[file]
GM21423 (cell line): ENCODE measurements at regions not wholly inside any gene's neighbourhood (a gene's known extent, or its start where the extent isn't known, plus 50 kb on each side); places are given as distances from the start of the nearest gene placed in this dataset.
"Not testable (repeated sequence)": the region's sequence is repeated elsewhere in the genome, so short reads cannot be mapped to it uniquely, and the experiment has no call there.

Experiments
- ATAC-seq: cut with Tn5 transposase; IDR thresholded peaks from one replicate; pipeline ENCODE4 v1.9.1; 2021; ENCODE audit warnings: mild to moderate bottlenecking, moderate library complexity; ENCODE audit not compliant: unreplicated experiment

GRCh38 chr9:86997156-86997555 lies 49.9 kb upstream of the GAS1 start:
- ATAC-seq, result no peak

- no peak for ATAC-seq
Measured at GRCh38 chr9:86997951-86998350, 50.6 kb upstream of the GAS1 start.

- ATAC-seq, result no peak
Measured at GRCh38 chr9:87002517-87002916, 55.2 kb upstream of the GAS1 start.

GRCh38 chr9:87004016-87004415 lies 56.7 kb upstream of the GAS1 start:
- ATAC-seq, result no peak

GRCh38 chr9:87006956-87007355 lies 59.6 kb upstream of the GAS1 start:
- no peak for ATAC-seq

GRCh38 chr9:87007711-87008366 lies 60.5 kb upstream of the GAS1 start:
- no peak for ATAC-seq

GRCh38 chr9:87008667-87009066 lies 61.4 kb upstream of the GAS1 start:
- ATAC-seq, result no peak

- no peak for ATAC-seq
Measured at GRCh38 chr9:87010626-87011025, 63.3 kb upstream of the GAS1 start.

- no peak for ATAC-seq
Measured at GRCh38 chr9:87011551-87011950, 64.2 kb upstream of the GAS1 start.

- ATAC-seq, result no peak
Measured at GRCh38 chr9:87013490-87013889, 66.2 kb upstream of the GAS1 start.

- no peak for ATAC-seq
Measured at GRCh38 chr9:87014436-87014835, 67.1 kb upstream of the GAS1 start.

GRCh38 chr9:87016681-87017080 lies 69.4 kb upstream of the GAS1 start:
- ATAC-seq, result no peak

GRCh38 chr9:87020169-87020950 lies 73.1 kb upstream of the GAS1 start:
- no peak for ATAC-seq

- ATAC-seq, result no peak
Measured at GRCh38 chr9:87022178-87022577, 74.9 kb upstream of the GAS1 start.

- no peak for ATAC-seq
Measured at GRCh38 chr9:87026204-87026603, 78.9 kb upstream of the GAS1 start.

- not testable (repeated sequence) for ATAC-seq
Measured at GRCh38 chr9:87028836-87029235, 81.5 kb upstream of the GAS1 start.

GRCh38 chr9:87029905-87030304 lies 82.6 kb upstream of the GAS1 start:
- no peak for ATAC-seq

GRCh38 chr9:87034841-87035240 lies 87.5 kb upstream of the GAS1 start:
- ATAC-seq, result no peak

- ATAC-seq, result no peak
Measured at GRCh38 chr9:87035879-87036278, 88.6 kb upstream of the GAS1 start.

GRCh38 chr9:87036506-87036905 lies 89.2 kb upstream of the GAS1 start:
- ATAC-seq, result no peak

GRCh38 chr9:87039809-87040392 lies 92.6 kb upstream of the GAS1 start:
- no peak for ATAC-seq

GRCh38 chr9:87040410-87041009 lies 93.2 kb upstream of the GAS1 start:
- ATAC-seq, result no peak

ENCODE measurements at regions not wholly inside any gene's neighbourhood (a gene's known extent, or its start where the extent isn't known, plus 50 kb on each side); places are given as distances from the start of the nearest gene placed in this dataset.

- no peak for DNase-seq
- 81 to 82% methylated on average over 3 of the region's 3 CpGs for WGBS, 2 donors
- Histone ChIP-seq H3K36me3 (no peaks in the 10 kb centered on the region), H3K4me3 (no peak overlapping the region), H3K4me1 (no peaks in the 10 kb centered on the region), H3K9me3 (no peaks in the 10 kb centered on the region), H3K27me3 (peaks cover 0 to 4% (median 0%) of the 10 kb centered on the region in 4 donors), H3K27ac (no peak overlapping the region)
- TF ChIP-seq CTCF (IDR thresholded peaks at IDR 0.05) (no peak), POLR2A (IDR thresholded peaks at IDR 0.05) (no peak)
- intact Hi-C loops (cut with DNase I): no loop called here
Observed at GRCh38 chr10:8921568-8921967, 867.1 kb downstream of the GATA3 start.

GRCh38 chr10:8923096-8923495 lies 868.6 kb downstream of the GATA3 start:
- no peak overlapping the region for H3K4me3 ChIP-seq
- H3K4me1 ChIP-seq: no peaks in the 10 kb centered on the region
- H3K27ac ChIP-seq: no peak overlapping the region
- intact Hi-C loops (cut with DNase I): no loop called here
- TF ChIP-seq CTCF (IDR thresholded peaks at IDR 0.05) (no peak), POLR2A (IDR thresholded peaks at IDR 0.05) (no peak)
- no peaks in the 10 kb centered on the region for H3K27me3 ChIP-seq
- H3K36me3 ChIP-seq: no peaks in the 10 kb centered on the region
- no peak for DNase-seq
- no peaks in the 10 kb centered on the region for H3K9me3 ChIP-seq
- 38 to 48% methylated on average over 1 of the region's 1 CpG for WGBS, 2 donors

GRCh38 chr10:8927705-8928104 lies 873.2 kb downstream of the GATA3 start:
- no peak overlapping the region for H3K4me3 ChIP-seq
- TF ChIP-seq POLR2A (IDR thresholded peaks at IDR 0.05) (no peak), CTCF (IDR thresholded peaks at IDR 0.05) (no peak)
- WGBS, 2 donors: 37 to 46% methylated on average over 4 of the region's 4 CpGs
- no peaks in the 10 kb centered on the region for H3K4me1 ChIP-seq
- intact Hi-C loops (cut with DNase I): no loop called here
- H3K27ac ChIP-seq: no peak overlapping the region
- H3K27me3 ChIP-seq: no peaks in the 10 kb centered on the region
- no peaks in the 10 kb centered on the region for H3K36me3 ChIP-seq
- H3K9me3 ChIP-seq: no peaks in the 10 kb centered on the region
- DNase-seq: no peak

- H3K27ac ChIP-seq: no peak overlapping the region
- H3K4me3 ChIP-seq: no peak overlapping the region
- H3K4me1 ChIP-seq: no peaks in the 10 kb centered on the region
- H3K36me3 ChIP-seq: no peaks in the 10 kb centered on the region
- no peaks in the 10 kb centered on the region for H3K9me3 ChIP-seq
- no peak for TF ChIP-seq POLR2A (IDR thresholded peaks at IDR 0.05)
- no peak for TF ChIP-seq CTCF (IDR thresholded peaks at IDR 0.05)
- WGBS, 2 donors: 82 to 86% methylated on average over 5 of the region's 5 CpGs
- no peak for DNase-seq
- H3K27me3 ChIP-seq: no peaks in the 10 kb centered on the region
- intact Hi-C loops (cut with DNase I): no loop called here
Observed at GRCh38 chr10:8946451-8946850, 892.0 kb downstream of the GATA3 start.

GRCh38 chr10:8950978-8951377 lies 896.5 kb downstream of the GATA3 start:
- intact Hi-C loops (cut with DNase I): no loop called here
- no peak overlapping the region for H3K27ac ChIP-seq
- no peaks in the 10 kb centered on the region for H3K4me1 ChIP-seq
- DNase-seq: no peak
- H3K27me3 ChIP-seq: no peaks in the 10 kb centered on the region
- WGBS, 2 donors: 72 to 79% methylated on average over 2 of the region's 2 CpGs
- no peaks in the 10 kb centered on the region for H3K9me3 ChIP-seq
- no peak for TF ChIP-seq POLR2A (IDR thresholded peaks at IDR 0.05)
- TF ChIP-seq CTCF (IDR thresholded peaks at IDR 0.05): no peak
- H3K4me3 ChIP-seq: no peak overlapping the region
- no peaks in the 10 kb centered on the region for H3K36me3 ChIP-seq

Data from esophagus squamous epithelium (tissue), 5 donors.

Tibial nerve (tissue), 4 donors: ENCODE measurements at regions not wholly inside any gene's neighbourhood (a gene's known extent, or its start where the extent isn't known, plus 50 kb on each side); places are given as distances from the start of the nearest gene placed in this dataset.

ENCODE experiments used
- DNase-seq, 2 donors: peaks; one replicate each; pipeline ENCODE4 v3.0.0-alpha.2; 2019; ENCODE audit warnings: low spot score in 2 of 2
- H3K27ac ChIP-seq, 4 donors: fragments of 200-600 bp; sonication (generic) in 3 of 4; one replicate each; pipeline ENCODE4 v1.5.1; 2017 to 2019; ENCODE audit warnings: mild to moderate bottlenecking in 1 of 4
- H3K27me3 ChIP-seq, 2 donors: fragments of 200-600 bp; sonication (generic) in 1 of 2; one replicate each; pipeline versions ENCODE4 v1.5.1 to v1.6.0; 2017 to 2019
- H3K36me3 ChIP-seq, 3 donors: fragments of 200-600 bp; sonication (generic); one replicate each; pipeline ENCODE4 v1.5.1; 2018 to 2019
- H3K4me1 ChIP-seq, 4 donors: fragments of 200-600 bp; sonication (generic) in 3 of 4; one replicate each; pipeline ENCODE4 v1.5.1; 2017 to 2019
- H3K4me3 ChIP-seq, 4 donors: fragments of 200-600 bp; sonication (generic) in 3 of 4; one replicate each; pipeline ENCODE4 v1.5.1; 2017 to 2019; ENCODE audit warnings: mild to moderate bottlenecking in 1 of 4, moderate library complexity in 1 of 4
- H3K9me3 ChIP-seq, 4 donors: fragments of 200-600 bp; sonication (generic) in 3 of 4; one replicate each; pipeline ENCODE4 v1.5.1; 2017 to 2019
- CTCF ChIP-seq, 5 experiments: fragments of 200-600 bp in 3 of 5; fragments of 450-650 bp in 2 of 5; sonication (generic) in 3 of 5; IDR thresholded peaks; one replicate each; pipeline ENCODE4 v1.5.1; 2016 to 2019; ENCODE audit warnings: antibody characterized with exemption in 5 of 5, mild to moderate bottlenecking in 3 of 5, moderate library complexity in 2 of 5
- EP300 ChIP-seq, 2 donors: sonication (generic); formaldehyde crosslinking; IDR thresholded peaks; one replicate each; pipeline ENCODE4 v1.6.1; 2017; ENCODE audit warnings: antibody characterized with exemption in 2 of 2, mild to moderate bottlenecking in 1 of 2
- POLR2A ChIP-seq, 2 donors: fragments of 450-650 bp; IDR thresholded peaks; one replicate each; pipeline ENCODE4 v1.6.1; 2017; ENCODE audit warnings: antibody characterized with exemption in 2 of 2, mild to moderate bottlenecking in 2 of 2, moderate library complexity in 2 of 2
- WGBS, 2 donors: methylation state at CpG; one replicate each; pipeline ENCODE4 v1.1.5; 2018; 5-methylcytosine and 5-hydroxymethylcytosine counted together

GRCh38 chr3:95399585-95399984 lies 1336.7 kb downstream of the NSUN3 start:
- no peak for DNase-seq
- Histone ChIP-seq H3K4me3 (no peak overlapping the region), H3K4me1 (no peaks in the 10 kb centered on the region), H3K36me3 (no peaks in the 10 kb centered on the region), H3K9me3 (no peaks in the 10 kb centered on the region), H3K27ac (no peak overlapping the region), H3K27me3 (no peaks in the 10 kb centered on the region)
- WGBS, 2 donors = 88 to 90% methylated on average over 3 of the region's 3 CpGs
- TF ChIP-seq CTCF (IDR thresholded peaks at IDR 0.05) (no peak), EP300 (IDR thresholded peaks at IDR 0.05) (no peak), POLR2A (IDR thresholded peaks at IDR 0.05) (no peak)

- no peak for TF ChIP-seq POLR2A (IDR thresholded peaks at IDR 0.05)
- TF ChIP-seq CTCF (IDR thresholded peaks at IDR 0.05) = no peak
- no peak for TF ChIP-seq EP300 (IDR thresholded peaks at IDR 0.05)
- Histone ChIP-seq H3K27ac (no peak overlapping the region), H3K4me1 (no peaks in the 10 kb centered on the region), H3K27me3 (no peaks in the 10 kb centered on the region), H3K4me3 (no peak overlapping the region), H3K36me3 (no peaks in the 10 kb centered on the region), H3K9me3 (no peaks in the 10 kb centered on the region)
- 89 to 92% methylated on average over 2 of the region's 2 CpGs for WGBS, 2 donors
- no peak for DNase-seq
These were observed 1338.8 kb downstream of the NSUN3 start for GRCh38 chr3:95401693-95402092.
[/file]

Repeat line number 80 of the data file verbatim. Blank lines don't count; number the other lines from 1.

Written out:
- H3K4me1 ChIP-seq: no peaks in the 10 kb centered on the region